Ohio governor argues case for a gas tax hike


Ohio Gov. Mike DeWine says his proposed 18-cent-per-gallon gasoline tax increase is the bare minimum the state needs to spend to keep roads and bridges in working order.

“At this point in Ohio’s history it is time for us to invest in Ohio,” the new governor, a Republican, said in his State of the State address Tuesday. “It is time for us to invest in our children, in our workers, in our roads and bridges, infrastructure, our Lake Erie and state parks. Simply put it is time for us to invest in our future.”

Ohio Gov. Mike DeWine, left, says the state needs to increase motor fuel taxes to keep bridges and roads in working order.

Bloomberg News

DeWine faces pushback on the gas tax hike from leaders of the Republican-controlled legislature who want to trim the size of the increase.

A substitute plan presented late Tuesday by House Finance Chairman Scott Oelslager, R-Canton, would raise the gasoline tax by 10.7 cents a gallon, and the tax on diesel by 20 cents a gallon.

The hikes would be phased in over three years under Oelslager’s plan. Gasoline prices would increase 5 cents this year, 3 cents in 2020, and 2.7 cents in 2021.

The diesel increase would also be phased in. The full tax increases would generate $872 million annually. Oelslager’s gas tax increase would not be indexed to inflation going forward, as proposed under DeWine’s plans.

Tax revenue would be split 60/40 with ODOT receiving $523 million and local governments receiving $349 million.

DeWine said the House proposal isn’t enough, but “it’s a process.”

“This is the beginning,” he said. “We have a long way to go.”

DeWine unveiled the tax hike as part of his transportation budget in February and argues anything less would mean either roads won’t be kept up of new projects won’t get done.

“The money that the state has borrowed has now been spent and now that it is gone we are headed into a very dangerous point,” DeWine said. “We are about to see a dramatic reduction in quality of the roads in this state. “

If approved as the governor proposes, the increase would kick in by July 1 and would raise an estimated $1.2 billion a year to rebuild the state’s roads. The gas tax in Ohio is currently 28 cents per gallon and has not changed since 2005.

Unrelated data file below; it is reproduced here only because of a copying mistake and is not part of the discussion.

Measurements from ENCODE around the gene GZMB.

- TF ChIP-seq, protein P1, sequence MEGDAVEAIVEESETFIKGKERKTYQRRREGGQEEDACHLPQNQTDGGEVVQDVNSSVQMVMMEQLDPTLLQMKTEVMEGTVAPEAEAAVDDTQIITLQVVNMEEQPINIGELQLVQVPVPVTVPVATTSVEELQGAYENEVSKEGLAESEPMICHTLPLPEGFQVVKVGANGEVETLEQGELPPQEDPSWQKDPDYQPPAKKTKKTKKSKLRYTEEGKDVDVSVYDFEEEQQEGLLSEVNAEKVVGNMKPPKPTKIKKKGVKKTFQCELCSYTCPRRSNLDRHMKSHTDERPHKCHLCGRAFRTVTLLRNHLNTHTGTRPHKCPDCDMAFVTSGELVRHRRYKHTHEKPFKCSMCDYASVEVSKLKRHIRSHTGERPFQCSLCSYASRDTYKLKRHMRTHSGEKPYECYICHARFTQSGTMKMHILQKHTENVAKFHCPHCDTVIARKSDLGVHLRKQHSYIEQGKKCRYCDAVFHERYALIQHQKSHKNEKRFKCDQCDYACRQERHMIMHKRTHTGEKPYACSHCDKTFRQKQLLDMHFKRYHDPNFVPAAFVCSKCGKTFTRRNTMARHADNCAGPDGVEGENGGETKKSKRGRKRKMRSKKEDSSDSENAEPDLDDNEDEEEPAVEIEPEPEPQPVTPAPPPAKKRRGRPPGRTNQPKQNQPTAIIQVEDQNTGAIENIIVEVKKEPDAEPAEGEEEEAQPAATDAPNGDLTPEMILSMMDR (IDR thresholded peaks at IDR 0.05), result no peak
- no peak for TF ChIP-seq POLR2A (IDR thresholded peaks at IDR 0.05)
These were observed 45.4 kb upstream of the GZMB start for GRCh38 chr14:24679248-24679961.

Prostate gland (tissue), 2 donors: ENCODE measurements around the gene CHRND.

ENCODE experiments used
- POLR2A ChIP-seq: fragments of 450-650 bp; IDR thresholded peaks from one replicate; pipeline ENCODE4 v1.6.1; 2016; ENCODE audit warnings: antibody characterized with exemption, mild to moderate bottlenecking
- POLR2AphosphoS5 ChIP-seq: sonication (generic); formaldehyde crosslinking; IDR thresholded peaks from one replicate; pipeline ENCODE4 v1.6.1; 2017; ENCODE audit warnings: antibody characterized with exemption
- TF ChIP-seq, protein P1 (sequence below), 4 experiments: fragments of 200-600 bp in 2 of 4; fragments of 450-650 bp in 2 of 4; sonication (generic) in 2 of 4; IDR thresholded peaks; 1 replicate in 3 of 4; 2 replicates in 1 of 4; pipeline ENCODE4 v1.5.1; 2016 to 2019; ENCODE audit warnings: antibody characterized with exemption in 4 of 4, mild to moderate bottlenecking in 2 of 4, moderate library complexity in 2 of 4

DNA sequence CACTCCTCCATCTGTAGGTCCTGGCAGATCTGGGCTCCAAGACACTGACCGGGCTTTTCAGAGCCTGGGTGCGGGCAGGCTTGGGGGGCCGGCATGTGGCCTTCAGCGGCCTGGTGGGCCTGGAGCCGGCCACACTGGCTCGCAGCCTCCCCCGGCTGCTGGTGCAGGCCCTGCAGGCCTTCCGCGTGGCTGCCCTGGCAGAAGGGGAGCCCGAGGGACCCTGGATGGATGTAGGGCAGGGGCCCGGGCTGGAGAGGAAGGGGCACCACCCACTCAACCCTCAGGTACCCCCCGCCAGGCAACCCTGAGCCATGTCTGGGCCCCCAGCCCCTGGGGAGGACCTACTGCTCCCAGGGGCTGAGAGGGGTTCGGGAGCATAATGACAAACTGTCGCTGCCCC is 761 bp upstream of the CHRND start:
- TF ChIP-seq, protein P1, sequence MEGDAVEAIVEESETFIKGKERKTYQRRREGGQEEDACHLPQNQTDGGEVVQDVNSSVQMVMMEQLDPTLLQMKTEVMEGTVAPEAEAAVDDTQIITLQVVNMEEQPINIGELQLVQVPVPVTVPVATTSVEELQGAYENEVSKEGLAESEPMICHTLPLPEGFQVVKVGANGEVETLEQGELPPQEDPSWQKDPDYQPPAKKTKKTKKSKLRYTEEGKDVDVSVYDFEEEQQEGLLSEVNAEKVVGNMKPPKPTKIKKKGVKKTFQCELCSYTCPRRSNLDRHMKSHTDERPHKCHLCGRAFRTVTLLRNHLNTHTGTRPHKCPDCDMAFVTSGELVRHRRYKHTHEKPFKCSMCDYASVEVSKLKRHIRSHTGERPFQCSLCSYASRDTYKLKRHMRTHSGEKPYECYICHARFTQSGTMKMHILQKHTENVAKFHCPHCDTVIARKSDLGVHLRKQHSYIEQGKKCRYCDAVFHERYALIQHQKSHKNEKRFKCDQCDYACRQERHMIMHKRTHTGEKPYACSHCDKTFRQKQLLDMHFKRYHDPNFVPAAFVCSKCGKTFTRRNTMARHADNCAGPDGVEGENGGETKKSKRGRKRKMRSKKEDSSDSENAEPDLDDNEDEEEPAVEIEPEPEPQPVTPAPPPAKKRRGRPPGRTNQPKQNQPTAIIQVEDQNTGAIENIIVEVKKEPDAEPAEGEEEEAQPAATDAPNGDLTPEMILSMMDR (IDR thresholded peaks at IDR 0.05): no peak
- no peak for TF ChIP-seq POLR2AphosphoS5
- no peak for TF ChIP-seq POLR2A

The Department of Transportation had said it faced a funding shortfall of about $1 billion on average over the next 11 years. DeWine said that ODOT also faces paying off a record amount of outstanding debt now at $4 billion and will pay $390 million in debt service this coming year.

DeWine also laid out plans for increased spending on public health programs, addiction treatment and early-childhood education but did not say how he will pay for these proposals. He proposed a new public health fund to raise awareness, prevention and treatment and wants to create a new center to help local law enforcement. He also proposed a new fund called H2 Ohio to ensure safe and clean water across the state.

“My friends, we cannot continue to lurch from water crisis to water crisis,” said DeWine. “This fund will give us the ability to plan and develop long-term solutions.”

“I was pleased to see Governor DeWine affirm his commitment to cleaning up Lake Erie, and I am hopeful we will see renewed interest in addressing environmental health across Ohio,” said state Rep. Casey Weinstein, D-Hudson. “Ohio currently ranks 40th in overall health, 46th in air pollution, and the Cleveland-Akron area ranks 9th in air pollution nationally. We must work together to ensure all of our children have access to the clean air and clean water they deserve.”

“I appreciate Governor DeWine’s speech highlighting several areas of concern within our great state. However, I was disappointed at the lack of attention paid to school funding,” said state Rep. Jessica Miranda, D-Forest Park. “As Ohio ranks 41st in education, the governor should have put a brighter spotlight on this issue. Education is our greatest equalizer, and as we work to improve the life of Ohioans, education must be adequately funded.”

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